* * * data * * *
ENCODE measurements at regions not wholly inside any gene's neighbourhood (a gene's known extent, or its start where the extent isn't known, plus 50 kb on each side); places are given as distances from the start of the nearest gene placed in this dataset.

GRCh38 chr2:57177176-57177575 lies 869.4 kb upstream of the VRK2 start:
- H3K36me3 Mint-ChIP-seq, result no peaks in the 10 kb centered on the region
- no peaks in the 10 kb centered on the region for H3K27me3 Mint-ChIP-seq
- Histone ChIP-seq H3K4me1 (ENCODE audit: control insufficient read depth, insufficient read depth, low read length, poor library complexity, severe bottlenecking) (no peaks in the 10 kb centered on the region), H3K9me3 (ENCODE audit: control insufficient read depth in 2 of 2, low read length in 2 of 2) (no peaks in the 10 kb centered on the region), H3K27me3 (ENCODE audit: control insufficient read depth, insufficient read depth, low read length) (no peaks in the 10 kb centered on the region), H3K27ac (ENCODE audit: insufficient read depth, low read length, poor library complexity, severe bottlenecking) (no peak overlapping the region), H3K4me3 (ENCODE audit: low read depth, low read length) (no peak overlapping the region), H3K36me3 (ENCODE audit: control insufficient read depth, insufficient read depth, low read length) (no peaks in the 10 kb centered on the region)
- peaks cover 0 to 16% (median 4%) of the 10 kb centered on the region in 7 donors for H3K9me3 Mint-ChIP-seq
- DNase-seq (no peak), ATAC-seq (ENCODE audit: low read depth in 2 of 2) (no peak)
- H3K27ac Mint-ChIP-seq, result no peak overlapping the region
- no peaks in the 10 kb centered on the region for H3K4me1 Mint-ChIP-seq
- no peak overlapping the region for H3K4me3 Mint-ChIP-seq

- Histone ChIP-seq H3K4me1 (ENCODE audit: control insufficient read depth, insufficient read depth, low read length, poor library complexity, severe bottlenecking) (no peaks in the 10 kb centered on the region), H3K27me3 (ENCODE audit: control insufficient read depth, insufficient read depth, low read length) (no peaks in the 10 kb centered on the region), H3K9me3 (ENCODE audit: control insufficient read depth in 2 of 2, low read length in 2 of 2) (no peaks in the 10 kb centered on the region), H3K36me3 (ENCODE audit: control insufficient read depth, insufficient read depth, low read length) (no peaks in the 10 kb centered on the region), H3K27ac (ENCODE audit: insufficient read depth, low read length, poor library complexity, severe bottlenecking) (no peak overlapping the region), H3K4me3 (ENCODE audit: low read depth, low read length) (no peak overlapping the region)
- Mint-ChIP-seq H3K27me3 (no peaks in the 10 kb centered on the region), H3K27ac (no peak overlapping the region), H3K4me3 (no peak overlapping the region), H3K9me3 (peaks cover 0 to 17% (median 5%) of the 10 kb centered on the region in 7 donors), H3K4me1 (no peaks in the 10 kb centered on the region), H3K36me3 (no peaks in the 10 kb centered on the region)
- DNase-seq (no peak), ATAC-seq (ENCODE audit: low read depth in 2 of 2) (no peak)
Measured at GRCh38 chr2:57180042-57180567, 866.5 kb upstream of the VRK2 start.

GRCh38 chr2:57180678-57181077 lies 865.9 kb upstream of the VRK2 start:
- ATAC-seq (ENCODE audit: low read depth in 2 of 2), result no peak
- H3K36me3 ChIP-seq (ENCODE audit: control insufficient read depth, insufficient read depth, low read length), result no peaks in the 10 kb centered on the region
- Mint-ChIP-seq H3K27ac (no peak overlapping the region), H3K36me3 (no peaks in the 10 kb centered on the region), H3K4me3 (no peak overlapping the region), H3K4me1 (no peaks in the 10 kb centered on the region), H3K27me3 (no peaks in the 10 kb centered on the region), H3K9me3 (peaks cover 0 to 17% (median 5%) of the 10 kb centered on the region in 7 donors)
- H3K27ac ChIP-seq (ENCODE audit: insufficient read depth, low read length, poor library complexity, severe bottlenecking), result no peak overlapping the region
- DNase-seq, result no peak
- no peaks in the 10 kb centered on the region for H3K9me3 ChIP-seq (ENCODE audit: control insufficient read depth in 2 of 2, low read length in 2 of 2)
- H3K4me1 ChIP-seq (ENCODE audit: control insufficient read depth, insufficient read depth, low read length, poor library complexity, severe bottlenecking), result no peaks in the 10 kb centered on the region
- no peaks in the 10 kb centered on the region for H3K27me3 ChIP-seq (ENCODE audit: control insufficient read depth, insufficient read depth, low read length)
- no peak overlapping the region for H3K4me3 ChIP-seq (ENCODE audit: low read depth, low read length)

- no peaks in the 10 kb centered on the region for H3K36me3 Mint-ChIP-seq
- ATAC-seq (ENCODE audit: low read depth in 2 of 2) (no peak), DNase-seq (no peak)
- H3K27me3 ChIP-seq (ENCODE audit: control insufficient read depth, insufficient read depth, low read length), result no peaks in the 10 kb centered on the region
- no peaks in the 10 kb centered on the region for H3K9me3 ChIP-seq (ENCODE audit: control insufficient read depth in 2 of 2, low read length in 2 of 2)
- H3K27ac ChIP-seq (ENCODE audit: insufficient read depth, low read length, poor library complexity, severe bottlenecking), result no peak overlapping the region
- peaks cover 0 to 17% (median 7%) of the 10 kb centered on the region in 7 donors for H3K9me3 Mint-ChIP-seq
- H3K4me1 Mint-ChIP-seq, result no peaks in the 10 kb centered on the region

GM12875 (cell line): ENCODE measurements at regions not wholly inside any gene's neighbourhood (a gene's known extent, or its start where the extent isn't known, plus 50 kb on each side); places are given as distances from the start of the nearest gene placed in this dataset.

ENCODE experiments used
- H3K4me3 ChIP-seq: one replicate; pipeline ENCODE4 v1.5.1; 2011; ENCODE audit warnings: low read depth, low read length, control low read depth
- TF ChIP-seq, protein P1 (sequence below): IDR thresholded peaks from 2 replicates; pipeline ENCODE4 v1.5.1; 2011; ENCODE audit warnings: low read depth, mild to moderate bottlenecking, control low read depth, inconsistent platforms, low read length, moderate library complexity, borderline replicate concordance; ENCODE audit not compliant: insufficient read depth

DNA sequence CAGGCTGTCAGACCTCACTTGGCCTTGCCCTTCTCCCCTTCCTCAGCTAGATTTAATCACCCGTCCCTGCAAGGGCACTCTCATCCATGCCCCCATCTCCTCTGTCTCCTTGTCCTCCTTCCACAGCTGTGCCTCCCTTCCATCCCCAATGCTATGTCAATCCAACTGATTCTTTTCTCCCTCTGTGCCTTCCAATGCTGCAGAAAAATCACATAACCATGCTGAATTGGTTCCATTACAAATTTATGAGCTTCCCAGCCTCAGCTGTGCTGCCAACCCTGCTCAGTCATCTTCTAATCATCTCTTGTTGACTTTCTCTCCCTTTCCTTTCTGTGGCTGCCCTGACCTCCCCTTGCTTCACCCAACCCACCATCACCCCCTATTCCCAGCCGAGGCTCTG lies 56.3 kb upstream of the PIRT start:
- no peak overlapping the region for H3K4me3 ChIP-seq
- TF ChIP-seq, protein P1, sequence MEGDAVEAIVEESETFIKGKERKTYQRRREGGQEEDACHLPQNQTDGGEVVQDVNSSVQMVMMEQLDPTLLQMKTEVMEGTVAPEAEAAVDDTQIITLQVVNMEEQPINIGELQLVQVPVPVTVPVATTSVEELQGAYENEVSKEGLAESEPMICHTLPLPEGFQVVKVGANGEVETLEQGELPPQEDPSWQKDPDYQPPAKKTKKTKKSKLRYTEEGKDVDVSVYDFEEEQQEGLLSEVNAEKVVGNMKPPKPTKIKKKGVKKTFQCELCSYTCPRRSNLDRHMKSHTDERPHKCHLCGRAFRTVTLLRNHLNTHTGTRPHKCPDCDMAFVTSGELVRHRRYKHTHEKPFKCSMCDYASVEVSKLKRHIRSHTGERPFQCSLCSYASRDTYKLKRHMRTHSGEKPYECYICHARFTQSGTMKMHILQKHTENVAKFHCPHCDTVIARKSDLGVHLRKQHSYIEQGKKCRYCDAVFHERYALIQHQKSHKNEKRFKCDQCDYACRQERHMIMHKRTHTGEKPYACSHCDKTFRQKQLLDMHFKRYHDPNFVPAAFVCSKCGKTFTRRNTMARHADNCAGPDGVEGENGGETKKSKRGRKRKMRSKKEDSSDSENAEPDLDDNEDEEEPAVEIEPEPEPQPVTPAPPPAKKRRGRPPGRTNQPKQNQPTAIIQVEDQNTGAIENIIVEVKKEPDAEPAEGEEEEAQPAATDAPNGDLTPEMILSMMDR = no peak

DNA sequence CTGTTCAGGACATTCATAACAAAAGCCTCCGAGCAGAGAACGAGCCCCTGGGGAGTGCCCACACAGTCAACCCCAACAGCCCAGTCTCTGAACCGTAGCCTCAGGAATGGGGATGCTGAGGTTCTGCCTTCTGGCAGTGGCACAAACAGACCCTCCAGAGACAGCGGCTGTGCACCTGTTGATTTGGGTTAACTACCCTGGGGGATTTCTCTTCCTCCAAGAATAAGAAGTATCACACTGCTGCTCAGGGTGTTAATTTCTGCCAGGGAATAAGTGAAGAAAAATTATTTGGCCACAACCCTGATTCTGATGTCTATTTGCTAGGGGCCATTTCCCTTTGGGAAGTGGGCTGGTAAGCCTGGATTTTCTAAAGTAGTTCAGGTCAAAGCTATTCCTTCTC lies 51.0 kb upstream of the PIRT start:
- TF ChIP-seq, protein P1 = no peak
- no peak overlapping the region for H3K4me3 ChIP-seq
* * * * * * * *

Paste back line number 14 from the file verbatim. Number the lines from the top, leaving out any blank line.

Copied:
Measured at GRCh38 chr2:57180042-57180567, 866.5 kb upstream of the VRK2 start.